Companies are moving to adopt business intelligence (BI) systems because the potential payoff can be needle-moving. However, making the decision to implement a BI solution is the easy part. What’s much harder is making sure you’re getting the most out of your investment by ensuring that certain preparatory measures are taken, and important processes, such as identifying key performance indicators important to your company, are solidified ahead of time.
In this slideshow, Chris Garabadian, CoE leader (business intelligence, sales analytics and services) at IMS Health, a company that provides information, services and technology to the pharmaceutical industry, outlines top questions to ask yourself before and while implementing a BI/analytics system.
Click through for five questions you should ask before and during a BI implementation, as identified by IMS Health.
Moving from data collected and managed in Excel spreadsheets to information collected and presented on a fluid, more visual business intelligence platform can be, without question, an abrupt change – but certainly a welcome one for businesses who benefit from deriving insights from data quickly, as many sales forces do.
Spreadsheets usually require that the business user do some level of analysis on them (i.e., “Which of these 200 prescribers on the spreadsheet have decreased more than 10 percent from last year?”), taking them away from more value-adding tasks. Studies have shown a poor adoption rate for spreadsheet deliverables as well, with the majority of users ignoring the spreadsheets after their initial release. BI solutions should be designed so that they answer the top questions a business user needs to ask on a daily basis, allowing them to redirect their efforts to driving the top line, not performing analyst-level functions.
The answer to this question probably depends on who you ask in the organization. Odds are, the sales team has their KPIs, brand teams have theirs and managed markets have their own as well. While it is important for each business unit in the company to have unique performance goals, companies should look to adopt some standards across units. This helps foster greater collaboration and ensures accountability to senior management. Revisiting these standards is beneficial for companies looking to implement a business intelligence system because they’re given the opportunity to fine tune these KPIs and take advantage of the measurement of new ones that they may not have been able to gauge before, without a BI system in place.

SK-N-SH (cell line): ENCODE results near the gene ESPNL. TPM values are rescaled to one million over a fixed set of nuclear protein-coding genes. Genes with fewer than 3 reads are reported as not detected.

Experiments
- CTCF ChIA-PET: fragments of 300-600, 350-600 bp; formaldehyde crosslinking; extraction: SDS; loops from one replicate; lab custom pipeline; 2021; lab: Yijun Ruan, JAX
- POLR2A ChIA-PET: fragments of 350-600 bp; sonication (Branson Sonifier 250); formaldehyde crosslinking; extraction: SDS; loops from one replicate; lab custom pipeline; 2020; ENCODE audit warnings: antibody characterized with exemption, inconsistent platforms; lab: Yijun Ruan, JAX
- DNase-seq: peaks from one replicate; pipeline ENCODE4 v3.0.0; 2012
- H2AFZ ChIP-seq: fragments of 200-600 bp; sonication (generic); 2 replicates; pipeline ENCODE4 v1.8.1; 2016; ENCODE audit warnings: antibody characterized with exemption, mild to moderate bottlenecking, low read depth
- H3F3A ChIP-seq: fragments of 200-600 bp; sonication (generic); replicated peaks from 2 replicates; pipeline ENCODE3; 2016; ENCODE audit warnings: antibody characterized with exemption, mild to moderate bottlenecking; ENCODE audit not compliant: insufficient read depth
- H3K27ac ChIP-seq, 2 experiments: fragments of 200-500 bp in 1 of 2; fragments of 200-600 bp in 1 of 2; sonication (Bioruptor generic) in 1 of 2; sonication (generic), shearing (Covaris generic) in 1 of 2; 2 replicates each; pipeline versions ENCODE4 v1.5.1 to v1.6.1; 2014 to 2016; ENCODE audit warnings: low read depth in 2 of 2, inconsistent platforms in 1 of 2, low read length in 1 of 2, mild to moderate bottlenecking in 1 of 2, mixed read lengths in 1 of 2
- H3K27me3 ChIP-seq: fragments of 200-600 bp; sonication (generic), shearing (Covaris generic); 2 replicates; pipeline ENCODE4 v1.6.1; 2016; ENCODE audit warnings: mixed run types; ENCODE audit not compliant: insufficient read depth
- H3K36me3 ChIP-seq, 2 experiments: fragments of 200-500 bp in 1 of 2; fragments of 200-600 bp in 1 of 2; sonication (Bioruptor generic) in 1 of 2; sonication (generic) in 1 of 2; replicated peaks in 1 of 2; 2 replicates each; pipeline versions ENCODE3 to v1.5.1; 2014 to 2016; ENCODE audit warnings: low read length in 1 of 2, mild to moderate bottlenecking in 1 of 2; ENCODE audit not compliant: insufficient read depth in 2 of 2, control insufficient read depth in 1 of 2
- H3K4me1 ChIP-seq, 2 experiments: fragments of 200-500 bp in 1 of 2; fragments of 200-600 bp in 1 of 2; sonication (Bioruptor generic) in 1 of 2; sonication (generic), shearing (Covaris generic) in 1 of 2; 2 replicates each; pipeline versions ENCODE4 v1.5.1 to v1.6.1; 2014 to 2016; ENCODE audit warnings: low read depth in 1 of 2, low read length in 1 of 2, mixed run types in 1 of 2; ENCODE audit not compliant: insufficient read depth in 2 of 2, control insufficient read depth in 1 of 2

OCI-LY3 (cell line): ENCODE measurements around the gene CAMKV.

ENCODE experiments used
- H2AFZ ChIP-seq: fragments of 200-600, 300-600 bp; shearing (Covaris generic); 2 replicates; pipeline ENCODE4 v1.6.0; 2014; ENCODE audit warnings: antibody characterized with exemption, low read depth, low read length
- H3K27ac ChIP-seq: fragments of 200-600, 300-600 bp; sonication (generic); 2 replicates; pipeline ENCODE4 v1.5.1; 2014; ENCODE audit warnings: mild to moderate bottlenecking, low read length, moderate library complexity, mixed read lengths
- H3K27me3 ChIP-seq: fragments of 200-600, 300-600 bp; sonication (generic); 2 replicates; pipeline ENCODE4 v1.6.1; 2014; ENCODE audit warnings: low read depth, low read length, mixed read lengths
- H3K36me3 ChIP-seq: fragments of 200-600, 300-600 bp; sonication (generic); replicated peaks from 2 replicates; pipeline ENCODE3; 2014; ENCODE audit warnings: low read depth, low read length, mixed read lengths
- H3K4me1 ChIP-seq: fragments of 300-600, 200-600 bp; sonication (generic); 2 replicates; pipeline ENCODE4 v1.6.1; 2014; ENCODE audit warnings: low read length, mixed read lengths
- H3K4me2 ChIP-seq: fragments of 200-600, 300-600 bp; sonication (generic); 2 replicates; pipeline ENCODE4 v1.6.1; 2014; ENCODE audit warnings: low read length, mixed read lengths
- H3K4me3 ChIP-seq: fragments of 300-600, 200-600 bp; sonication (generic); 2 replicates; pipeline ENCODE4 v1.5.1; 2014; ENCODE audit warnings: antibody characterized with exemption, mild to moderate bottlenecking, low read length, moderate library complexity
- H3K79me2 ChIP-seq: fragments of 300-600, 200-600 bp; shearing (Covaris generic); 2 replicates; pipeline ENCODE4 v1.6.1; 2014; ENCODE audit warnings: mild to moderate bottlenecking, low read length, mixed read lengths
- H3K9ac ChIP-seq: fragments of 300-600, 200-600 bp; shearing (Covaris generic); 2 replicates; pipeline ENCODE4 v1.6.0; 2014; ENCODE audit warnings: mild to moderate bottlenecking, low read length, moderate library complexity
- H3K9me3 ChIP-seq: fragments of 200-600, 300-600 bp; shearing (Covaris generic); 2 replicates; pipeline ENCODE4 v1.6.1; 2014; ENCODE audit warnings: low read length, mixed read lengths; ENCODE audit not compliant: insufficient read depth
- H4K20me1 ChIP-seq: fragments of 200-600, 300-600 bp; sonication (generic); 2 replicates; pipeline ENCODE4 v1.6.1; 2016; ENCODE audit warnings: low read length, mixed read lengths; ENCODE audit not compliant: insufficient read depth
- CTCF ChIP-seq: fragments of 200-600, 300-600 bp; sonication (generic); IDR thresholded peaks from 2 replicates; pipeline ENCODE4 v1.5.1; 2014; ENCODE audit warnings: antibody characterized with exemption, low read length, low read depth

Your BI platform may change over the years, but your company will always need data. It is important for companies to invest in a solid data infrastructure that can support changing BI trends and multiple BI tools in the near term and the long term. Many companies base their data infrastructure decisions around a specific BI platform. Inevitably, when the company wants to plug a new BI tool into the mix, they are faced with major data infrastructure challenges, or more likely, installing a second data infrastructure to support the additional tool. This causes redundant IT processes and business challenges in maintaining a single source of truth.
They might well be, but they probably need to pick up the phone and call someone in sales operations. Or perhaps there is a power user in the field force who handles a lot of questions from his peers. Or, they spend a lot of time asking their manager for information, which takes the manager away from his or her responsibilities. If a BI solution is such that only a handful of users know how to get insights from it, then it is not serving its purpose. BI solutions need to present information, and insights – not data – to the average business user in a way that they can easily understand. In addition, BI solutions should have easy-to-use ad hoc capabilities for power users. If the solution requires that the client ask the vendor for help getting access to new information, it is not serving its purpose.
Not every company has the internal resources needed to build their own BI infrastructure (and don’t forget the underlying data infrastructure needed to support it). Keep in mind that a build-from-scratch approach requires months to years (typically a minimum of eight months for an initial release of a single subject area) and will incur high costs. If companies are not willing to take on that investment and risk, they can look to cloud-based offerings on the market, which can be delivered much faster, cheaper and offload the risk to the vendor. At a minimum, take the opportunity to talk to your vendor about what other companies of your size are doing to solve these common challenges.